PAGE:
At the end of the day, we were delivered an envelope of 30 handmade Thank You cards, letters and drawings for us. The Tiny Forest love was real, and you could tell that those trees are in good hands! Even as the students left for home time, lots of them proudly came back to show off THEIR tree and THEIR hard work to their parents and carers. The Tiny Forest programme doesn’t only focus on the environmental benefits and ecosystem services of a forest, but also on the social benefits and nature connectedness, and this excitement for the Tiny Forest highlights just that.

A selection of Thank You notes from Ashbeach Primary School pupils

Planting in the snow 

remember the Sutton C of E Primary planting day for different reasons, mainly the sub-zero degree conditions. This Tiny Forest was one of a handful that were planted during our arctic December period, when snow covered the ground and all you wanted to do was drink hot chocolate and eat mince pies. Whilst far from ideal planting conditions, with the trees already sent to the school, we decided it was best to get them in the ground. Everyone got the job done without a complaint.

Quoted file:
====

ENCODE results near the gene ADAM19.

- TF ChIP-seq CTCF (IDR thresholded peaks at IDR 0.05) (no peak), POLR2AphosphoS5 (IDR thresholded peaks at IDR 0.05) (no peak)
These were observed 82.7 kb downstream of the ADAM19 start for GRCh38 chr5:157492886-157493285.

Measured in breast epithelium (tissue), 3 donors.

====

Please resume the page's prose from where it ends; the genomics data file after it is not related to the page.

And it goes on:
As Francesca from Thorley Hill Primary (Bishop Stortford) said, “team work makes the dream work”!

 Wintery planting day conditions at Sutton C of E Primary School, Cambridgeshire

The benefits of outdoor learning  

Next up, Leicester, to another school planting day with Rolleston Primary School. During a session, one of the accompanying teachers pulled me to one side to comment on the different side she could see in her students while in an outdoor setting; pointing out a student who had recently moved to Leicester and joined the school the week before, who she had recognised to be a quiet, independent student. Here he was, buzzing, working together with his classmates to plant their corner, and expressing his curiosity. Despite facilitating lots of school planting days, I can say that each one is a completely unique experience and often full of surprises. This kind of positive feedback we received from the teacher is the best reward for our team.